When a company’s liability obligations are due, they must be able to meet them. This means that they have to have enough current liquid assets to avoid disruptions to the company’s main operations. A company may get additional credit lines or issuing commercial papers as a backup for their liquidity. This would be organized via short-term financial management.

    Examples of Corporate Finance

    There are a number of examples of activities that can be counted as corporate finance. Here are some of the most popular examples:

    Financial Modeling

    To help a business analyze the risk and value that is associated with investment options, they can use financial modeling. This is the process of figuring out the financial performance of a project. It works by taking all relevant factors such as growth and risk into account, then figuring out the impact.

    Initial Public Offering (IPO)

    An IPO is when a company initially offers their stock to the public market. It helps to raise capital through what’s known as equity financing. This means that the business’s stock can be sold off and bought at the current market share price, and can be publicly traded on a stock exchange.

    Bank Loans

    A business can take a loan from the bank to meet their business needs. This is known as debt financing. They first have to analyze the cost of the loan and what their capacity is for repayment. While business debt from bank loans can be considered good debt, taking on too much can financially cripple a company. 


    Most businesses will have a number of debts and repayments currently in play. But as the market changes, a company can renegotiate their financing options for their loans. This means that they can refinance a loan with a lower interest rate, which will reduce your debt payments, therefore saving money, opening up cash flow, and improving your financial position.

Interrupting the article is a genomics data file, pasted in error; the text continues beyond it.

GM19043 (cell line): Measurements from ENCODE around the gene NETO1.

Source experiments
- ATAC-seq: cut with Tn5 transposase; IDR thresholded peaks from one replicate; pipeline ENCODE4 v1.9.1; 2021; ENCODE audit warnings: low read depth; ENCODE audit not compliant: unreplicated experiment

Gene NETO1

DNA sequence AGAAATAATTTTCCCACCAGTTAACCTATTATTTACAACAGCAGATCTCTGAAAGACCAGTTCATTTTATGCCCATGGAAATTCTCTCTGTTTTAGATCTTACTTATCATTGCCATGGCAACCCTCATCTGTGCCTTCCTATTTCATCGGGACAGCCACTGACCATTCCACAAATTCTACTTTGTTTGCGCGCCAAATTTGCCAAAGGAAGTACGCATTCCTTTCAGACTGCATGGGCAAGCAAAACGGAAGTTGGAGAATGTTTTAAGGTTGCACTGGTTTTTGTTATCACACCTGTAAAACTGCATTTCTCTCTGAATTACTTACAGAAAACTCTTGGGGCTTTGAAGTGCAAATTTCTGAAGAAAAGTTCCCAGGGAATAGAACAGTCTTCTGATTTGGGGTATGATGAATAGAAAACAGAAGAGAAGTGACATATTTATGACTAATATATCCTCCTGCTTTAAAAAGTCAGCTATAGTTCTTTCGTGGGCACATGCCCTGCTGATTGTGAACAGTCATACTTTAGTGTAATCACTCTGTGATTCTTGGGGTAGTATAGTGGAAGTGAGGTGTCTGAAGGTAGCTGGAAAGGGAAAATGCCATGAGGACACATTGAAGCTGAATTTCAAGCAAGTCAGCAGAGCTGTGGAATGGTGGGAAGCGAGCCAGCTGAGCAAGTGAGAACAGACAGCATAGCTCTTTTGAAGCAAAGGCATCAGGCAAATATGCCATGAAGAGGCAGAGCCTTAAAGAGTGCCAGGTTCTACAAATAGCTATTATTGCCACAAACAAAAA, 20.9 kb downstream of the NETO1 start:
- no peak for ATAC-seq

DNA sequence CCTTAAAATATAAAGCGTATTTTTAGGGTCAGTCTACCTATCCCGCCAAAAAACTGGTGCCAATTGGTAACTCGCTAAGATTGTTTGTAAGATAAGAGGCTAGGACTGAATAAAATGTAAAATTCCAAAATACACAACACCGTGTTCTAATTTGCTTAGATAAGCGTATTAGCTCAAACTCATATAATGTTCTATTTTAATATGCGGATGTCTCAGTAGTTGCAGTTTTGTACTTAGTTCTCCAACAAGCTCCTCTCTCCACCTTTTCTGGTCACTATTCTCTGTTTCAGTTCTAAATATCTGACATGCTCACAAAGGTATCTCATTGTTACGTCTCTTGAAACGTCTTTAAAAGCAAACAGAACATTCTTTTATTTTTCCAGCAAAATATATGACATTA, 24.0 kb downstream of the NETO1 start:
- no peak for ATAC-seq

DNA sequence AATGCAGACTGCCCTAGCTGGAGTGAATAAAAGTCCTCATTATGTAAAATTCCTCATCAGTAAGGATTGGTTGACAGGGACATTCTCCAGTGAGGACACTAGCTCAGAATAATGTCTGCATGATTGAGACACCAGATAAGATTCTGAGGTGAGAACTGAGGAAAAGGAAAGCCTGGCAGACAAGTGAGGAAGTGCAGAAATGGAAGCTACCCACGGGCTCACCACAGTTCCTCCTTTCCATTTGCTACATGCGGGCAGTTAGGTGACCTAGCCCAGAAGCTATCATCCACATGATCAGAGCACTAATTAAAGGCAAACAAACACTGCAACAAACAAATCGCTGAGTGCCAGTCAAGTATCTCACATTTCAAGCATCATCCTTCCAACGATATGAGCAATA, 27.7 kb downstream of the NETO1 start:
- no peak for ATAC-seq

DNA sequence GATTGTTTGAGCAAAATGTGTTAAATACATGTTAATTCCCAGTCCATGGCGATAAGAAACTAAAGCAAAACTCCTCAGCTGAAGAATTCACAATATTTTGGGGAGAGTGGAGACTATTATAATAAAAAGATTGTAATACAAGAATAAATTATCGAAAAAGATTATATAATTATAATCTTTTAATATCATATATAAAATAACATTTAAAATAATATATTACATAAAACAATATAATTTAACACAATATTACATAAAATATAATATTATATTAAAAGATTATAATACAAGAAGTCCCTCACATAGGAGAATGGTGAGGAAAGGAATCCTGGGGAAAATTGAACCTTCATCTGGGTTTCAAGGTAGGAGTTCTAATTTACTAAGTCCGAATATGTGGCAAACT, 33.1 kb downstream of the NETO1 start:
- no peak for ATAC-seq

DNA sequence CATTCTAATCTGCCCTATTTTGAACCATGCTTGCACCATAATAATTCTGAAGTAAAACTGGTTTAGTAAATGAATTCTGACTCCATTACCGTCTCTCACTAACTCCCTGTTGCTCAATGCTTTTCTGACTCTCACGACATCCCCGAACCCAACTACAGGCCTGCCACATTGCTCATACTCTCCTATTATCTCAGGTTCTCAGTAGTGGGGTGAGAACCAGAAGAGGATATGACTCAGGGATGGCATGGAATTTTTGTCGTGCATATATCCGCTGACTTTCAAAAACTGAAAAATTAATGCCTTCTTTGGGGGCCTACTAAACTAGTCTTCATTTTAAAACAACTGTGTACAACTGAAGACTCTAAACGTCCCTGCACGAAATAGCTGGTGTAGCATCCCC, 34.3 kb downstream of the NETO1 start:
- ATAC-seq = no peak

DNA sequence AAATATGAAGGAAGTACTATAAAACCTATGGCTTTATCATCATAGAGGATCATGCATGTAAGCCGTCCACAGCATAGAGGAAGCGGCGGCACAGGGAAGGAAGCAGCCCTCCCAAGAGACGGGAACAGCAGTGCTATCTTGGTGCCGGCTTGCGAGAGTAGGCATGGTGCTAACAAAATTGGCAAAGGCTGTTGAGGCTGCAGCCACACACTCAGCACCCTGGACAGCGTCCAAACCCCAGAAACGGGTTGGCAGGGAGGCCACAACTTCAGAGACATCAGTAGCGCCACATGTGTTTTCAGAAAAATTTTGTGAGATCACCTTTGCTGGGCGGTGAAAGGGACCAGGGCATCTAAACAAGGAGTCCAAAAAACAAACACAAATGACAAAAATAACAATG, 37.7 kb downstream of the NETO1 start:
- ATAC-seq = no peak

Mergers and Acquisitions

    Mergers and acquisitions involving private companies are a classic form of corporate finance activity. By merging two smaller corporations, you can combine the wealth and resources to create a much bigger company. If done properly, this will inevitably lead to higher profits and put the company in a strong capital position. Higher profits in a consolidation can also come from economies of scale.


    Corporate financing is a vital part of running a business. It’s the main way that you can maximize the value of your business by structuring your long-term and short-term debt. 
    The debt-to-equity ratio gives investors a well-balanced idea of how much risk would be involved, and allows them to make well-informed business decisions. This is if they wanted to invest in your business.

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    FAQs on Corporate Finance

    What Is the Main Objective of Corporate Finance?

    Put simply, the main objective of corporate finance is to maximize the value of the business. To open up the meaning somewhat, it’s also to maximize the wealth of the shareholders. When a stock is traded and the markets are efficient, the objective is to maximize the price of the stock.

    What Is the Role of Corporate Finance in a Company?

    Corporate finance is how a company funds its operations. This is to minimize costs and maximize profits, so corporate finance plays an important role in the overall financial health of a business moving forward.

    What Is the Difference Between Finance and Corporate Finance?

    The main difference between finance and corporate finance is the scale. Corporate finance is more often associated with larger corporations. Whereas finance tends to apply on a much smaller scale. 

    Another difference is the aim. Corporate finance has the aim of maximizing the value of the firm. This is by making sure the capital structure of the business is fully optimized. While finance is more tightly focused on maximizing profits. This is done via efficient planning and tight control of the regular operations of the business.